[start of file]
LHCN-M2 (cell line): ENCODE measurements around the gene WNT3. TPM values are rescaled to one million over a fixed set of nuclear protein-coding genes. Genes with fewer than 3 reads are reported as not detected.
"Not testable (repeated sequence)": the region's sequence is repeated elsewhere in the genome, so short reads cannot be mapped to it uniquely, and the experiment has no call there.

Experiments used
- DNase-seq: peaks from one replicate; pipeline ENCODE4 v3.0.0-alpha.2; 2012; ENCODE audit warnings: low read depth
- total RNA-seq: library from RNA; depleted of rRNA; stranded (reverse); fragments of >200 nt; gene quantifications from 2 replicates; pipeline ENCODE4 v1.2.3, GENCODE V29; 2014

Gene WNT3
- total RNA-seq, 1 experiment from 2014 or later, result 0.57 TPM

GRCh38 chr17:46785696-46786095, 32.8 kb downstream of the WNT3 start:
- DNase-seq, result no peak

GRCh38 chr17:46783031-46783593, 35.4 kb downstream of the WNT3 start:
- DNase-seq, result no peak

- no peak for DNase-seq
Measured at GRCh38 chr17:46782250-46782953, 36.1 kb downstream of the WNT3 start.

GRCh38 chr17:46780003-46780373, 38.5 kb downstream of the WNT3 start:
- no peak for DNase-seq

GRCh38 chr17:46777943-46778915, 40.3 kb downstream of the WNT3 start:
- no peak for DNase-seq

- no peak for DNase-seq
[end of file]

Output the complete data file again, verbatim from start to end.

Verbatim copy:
LHCN-M2 (cell line): ENCODE measurements around the gene WNT3. TPM values are rescaled to one million over a fixed set of nuclear protein-coding genes. Genes with fewer than 3 reads are reported as not detected.
"Not testable (repeated sequence)": the region's sequence is repeated elsewhere in the genome, so short reads cannot be mapped to it uniquely, and the experiment has no call there.

Experiments used
- DNase-seq: peaks from one replicate; pipeline ENCODE4 v3.0.0-alpha.2; 2012; ENCODE audit warnings: low read depth
- total RNA-seq: library from RNA; depleted of rRNA; stranded (reverse); fragments of >200 nt; gene quantifications from 2 replicates; pipeline ENCODE4 v1.2.3, GENCODE V29; 2014

Gene WNT3
- total RNA-seq, 1 experiment from 2014 or later, result 0.57 TPM

GRCh38 chr17:46785696-46786095, 32.8 kb downstream of the WNT3 start:
- DNase-seq, result no peak

GRCh38 chr17:46783031-46783593, 35.4 kb downstream of the WNT3 start:
- DNase-seq, result no peak

- no peak for DNase-seq
Measured at GRCh38 chr17:46782250-46782953, 36.1 kb downstream of the WNT3 start.

GRCh38 chr17:46780003-46780373, 38.5 kb downstream of the WNT3 start:
- no peak for DNase-seq

GRCh38 chr17:46777943-46778915, 40.3 kb downstream of the WNT3 start:
- no peak for DNase-seq

- no peak for DNase-seq